Exceptionalism as Limit to Options
On the question of American exceptionalism (subscription required), James Bennett puts aside conservatives’ emphasis on abstractions like “freedom, prosperity, and innovativeness” as well as liberals’ emphasis on “America’s unique evil or guilt.” Rather, he looks to culture and history to explain how the United States differs from other countries in a substantive way.
His analysis comes down, essentially, to three factors: family structure, geography, and narrative. On the first, America follows other English-speaking nations in its traditional liberty of family structure. Adults in the Anglosphere have long chosen their own spouses, sent their children out into the world to do the same, and minimized expected structures of inheritance such as primogeniture, the result being as follows:
… The individual in the English-speaking world has always been psychologically more independent and less willing to place himself under the control of others. He expects to be on his own, with a spouse of his own choosing, to make his own way in the world, and if possible to live in a home of his own.
America is then uniquely defined by the effects of the American continent on the variations of English-speaking peoples who arrived on its shores during and after the Age of Exploration:
America’s uniqueness can be explained in two main ways. First is the “frontier thesis” of the historian Frederick Jackson Turner. In the 1890s Turner wrote that early settlers in America underwent a psychological transformation because of the constant lure of open land to the west, which turned deferential, class-conscious Englishmen into egalitarian, assertive, republican Americans. The other view, most recently stated by David Hackett Fischer, is that, in essence, all the ingredients that made Americans what they are today were present when the first colonists left the British Isles. According to Fischer, what the Americans brought to the wilderness was at least as important as what they found there.
Subsequently, the circumstances and methods of our national founding institutionalized these attributes in the legal language of the Declaration of Independence, Constitution, and subsidiary documents. All three factors — culture/family structure, geography, and institutional narrative — have carried the uniquely American character into the present time. One significant consequence is the inadvisability of emulation of picked and chosen attributes of other countries:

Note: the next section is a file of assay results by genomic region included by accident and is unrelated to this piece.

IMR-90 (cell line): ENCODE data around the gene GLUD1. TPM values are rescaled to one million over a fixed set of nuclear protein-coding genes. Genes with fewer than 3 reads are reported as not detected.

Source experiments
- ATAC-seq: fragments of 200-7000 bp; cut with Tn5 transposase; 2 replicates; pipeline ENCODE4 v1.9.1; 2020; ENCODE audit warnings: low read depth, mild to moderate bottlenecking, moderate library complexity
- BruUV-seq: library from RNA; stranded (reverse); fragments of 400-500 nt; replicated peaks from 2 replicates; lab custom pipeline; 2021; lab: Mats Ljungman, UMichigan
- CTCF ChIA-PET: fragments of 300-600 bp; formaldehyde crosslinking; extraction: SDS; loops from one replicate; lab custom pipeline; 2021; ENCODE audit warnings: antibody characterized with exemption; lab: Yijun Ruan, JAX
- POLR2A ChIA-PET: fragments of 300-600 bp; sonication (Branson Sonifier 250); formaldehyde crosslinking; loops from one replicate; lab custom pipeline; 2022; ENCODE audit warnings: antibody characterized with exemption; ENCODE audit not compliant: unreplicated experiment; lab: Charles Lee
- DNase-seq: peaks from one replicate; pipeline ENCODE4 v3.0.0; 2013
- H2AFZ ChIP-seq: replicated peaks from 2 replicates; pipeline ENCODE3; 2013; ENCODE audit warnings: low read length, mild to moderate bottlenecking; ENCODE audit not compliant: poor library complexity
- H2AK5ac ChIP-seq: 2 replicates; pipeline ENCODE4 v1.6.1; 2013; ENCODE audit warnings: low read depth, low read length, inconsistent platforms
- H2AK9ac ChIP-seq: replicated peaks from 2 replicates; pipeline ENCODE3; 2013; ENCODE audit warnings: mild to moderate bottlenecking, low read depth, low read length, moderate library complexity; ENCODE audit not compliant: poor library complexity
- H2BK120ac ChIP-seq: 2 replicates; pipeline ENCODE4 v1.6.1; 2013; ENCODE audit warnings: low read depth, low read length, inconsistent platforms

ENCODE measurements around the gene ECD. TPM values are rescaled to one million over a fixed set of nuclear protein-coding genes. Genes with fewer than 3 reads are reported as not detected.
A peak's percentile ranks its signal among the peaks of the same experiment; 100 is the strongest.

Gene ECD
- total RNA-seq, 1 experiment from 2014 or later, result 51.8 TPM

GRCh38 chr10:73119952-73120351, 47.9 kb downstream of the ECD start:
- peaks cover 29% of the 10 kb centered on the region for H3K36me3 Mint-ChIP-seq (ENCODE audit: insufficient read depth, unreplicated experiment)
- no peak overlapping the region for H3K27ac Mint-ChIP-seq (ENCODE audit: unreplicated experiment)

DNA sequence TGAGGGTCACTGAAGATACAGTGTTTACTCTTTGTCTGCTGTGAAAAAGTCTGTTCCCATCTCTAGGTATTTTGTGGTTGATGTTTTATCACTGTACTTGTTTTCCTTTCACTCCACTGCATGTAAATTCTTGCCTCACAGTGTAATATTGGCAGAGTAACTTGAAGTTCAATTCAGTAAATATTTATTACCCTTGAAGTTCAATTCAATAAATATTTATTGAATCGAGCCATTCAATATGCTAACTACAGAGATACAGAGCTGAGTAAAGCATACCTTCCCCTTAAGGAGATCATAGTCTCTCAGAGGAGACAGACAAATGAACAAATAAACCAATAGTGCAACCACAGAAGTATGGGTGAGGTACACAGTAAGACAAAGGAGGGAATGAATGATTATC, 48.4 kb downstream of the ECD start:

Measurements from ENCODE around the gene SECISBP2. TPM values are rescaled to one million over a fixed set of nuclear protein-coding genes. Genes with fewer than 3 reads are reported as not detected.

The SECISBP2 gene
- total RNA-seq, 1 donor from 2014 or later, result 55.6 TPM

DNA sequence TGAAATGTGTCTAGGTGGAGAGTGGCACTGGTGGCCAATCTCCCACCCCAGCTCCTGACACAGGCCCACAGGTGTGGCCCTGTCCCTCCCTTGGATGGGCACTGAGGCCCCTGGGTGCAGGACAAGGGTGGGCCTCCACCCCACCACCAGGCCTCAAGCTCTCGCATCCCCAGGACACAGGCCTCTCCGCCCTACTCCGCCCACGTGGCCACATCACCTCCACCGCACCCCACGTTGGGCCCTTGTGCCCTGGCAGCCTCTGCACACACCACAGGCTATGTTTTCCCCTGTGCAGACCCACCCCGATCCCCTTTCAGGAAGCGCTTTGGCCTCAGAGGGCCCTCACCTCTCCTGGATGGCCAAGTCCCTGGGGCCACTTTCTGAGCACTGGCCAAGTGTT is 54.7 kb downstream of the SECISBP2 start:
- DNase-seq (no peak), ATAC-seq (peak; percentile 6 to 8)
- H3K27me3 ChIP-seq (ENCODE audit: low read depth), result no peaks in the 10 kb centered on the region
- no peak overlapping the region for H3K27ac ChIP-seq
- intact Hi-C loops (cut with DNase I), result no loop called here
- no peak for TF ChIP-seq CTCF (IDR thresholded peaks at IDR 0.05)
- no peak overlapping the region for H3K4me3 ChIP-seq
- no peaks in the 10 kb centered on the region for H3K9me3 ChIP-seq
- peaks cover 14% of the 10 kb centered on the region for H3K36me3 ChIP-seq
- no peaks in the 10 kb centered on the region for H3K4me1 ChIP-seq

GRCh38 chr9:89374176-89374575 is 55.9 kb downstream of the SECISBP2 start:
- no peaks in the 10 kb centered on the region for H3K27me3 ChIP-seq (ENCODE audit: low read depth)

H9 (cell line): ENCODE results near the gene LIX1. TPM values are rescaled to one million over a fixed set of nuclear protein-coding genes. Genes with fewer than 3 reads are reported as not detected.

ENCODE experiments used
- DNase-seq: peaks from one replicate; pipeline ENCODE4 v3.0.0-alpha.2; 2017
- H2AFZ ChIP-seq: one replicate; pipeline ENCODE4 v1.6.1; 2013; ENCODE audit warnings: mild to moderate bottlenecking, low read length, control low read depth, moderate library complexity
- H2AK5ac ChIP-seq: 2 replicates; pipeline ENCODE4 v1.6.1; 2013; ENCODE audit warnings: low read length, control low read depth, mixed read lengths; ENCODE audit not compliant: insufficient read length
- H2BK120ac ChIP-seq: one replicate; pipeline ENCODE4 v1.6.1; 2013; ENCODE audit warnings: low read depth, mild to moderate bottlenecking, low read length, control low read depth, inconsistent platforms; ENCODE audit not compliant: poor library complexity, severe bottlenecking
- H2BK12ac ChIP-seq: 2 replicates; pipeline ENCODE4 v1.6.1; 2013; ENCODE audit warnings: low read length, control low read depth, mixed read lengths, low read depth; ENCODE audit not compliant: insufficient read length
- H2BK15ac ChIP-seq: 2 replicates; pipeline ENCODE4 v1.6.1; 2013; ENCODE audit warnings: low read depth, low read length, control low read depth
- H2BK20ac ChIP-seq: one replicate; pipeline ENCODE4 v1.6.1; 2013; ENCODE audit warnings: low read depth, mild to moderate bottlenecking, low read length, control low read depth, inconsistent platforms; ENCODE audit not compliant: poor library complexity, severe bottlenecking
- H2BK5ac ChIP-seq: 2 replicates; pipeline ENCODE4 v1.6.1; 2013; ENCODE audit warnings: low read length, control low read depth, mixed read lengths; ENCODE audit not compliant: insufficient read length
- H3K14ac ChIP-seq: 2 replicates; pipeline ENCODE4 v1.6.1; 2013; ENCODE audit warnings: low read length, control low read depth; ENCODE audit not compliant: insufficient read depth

The Anglosphere in general is poorly adapted to large-scale, planned, centrally directed state enterprises or invasive measures to promote equality of outcome. Governmental mechanisms have been and will continue to be used on a pragmatic basis, but they are not immune to public-choice problems, as can be seen in the regulatory capture of the home-mortgage industry, or the taxpayer bailout of the auto industry. Our history is filled with short-term successes of government action that eventually succumbed to these public-choice problems and required reform or abolition. The government financing of railroad construction after the Civil War was a scandal-ridden disgrace, for example. When we try to be like the French, Germans, or Japanese, we are particularly liable to poor implementation, because our cultural structures are dissimilar to theirs. Government-run enterprises in those countries are likely to work better than they would here. Even if it were desirable to imitate them, we would not be able to do as good a job.
To put it in analogy, one cannot drive a bulldozer like a motorcycle. Bennett points out, as a contrary example, that the French are more comfortable with meritocracy in government, so the state bureaucracy has developed a practice of identifying talented students and channeling them to itself. One can see an attempt at emulation in President Obama’s plan to forgive the (government-owned) debt of college graduates if they go into “public service.” America’s discomfort with the government’s picking winners, though, requires us to use generic acquisition of a college degree as the evenly applied criterion, while at the same time making college degrees universally accessible. The attempt at institutionalized meritocracy therefore will fail.
Broadly stated, the factors that have fostered the United States’ dynamism do not fit well into a statist public structure. That helps to explain why civic statists are so frequently simultaneously social liberals. It’s possible (if functionally deluded) to be an economic conservative and social liberal; by contrast, socio-cultural conservatism generates habits of mind at odds with economic liberalism. A person acculturated to strive for the good of his own family will resent the attachments of economic dependents to his or her estate without his consent. That same person placed within a bureaucratic milieu will not be an effective socialist because, in effect, his capitalistic individualism will color his judgment.
I’d further suggest — if I had the time to go that far beyond Bennett’s argument, just now — that the American system more closely comports with human nature. That is to say that cultures that are better suited to socialism are merely papering over individualism. Personal interests will ultimately corrupt such systems, leading to economic malaise and civic turmoil.